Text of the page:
Knowing when to shut down from work and live your life

Do you find yourself sending emails over dinner, or fielding calls from the boss while on holiday? With the rise of technology, work and home life is merging. But for those managing family and a career, does working from home make maintaining a work-life balance easier or does it simply mean more work? “Technology is […]

Do you find yourself sending emails over dinner, or fielding calls from the boss while on holiday?

With the rise of technology, work and home life is merging. But for those managing family and a career, does working from home make maintaining a work-life balance easier or does it simply mean more work?

“Technology is a double-edged sword”, says Ravi Singh, the chief executive of Bluefin Consultancy, which he established to create smarter business models that promote a more engaged working culture.

“Integration of work and life through the medium of technology may be a misconception. On one hand you have access to information, and on the other you cannot escape accountability.”

The French government has concluded that its citizens’ work-life balance need to be protected. France’s new El Khomri law, which governs labour rights and conditions, dictates that employers put in place procedures to keep work from encroaching on employees’ personal time. According to Article 25 of the law, “the development of information and communication technologies, if badly managed or regulated, can have an impact on the health of workers. Among them, the burden of work and the informational overburden, the blurring of the borders between private life and professional life, are risks associated with the usage of digital technology”.

Some companies are paving the way in limiting digital overload. Daimler says employees are free to delete all the mes­sages they receive while on holiday, and Volkswagen shuts down email servers after hours.

Even digital companies realise technology needs to be restricted. Google’s Dublin office has a programme called “Google Goes Dark”, with employees leaving their devices at the front desk before they head home.

According to their gDNA study, an anonymous long-term survey of 4,000 Google employees, there are two main approaches to work-life balance: the segmentors, and the integrators. Segmentors, who made up 31 per cent, can draw a line between work stress and the rest of their lives, allowing them to not think about work when they’re at home. The remaining 69 per cent, the integrators, cannot. “For integrators, work looms constantly in the background,” says Laszlo Bock, Google’s head of people operations. “They not only find themselves checking email all evening, but pressing refresh on Gmail again and again to see if new work has come in.”

But others in the tech world see advantages for employees in bringing work home with them – especially for women. Meera Kaul was one of the first female tech entrepreneurs in the UAE, and now owns or has invested in 35 companies worldwide. Five years ago, she set up the non-profit Meera Kaul Foundation to empower women in the workplace. “Technology en­ables women to work from home and to work flexibility”, says Ms Kaul, who lives in Dubai.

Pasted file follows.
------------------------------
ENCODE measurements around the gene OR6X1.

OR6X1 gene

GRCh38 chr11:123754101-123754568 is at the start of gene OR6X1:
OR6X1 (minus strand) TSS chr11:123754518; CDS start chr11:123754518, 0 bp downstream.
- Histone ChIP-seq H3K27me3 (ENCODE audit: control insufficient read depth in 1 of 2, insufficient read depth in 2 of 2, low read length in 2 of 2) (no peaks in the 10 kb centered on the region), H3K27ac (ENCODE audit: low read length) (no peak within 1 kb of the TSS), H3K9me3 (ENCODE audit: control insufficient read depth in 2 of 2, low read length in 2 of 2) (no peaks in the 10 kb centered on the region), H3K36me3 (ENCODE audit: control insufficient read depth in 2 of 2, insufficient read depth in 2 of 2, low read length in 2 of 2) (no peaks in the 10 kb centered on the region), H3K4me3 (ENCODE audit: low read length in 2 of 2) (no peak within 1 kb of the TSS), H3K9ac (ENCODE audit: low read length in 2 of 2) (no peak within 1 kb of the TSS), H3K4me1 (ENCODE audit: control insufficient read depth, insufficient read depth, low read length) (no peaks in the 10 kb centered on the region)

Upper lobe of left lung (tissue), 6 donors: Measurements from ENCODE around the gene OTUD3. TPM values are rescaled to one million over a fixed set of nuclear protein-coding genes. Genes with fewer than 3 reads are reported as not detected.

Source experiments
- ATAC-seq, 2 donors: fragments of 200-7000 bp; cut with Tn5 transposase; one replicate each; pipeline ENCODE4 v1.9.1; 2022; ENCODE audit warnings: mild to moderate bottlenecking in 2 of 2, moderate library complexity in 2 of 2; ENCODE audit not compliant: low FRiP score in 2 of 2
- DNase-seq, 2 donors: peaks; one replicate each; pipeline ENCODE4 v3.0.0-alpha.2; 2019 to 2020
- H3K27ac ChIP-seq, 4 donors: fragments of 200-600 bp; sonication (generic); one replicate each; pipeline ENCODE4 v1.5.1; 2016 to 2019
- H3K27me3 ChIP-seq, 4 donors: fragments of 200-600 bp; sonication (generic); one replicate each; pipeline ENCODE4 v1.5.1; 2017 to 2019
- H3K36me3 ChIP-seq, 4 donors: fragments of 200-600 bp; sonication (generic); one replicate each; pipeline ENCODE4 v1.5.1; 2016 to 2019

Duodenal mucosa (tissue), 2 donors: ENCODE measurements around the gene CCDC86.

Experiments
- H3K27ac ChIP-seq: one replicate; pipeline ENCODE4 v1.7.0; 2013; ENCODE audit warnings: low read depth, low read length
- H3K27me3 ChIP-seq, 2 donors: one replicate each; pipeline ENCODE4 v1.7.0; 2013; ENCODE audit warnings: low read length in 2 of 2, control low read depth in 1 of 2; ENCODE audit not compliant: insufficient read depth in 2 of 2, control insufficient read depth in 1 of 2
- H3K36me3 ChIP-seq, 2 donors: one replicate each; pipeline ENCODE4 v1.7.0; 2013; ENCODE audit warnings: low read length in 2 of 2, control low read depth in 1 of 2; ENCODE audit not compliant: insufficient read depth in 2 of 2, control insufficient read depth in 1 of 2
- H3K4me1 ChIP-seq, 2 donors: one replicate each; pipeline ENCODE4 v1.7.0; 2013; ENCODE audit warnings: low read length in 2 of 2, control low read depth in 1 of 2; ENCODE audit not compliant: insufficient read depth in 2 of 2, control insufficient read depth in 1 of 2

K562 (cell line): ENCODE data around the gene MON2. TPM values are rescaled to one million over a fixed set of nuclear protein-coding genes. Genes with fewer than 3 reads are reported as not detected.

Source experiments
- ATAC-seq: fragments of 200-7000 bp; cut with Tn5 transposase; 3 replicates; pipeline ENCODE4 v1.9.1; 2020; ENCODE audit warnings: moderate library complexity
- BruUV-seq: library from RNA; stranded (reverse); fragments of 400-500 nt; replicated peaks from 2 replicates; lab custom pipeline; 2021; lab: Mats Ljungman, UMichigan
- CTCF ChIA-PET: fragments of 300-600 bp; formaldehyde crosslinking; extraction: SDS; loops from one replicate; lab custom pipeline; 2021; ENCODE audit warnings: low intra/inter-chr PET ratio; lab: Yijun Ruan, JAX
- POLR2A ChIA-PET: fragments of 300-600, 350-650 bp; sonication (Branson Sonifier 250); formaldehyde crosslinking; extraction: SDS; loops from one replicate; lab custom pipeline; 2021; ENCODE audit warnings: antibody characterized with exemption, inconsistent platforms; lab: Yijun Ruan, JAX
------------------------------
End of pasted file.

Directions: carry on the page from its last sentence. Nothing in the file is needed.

According to research by Grant Thornton in 2015, although 76 per cent of women in the UAE have university degrees, only 34 per cent are working.

“The biggest threat that we have as women today is economic marginalisation,” says Ms Kaul. “About eight years into the job, when women have kids, they drop out and many of them never come back.

“In many parts of the world, the decision about your career is made by family, and then after you get married, it’s made by the husbands. Technology can narrow the gap and involve more women in the workforce, even when they’re not allowed to go out.”

Tamsin Anderson, from the UK, combines her job as editor of Yalla, a family guide to Abu Dhabi, with the responsibilities of being a mum-of-three. “The technology gives the illusion that I’m always there when someone calls or emails me, be it sat in a car park or even at home,” says Ms Anderson. “My location is irrelevant. I can arrange my day around the needs of my children, including school pickup, drop-offs and crucial sports matches.”

But Ms Anderson admits there is a rub. “Technology may be liberating, but it can also be very invasive. It’s absolutely vital to know when to close the lid down or turn the ringer off so that I can absolutely concentrate on my family’s needs outside of school hours. And truthfully, most people respect that. It is only our desire to know what is going on that gets in the way.”

PepsiCo is a company that has offered flexible working options for several years, according to PepsiCo Asia Middle East Africa’s chief human resources officer Umran Beba, who is based in Dubai.

“Women need it more, given the issues they face of mater­nity, childcare and parents’ care. What we see actually is that if you take the pressure out of the mind of a woman, they can be more productive. If in the morning you have to attend a play at your kid’s school, you can finish your work after that. Maybe it will be a little bit late. But in today’s world, you go home, have dinner with the kids, then when they sleep, you continue doing work from home.”

business@thenational.ae

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Source: Business

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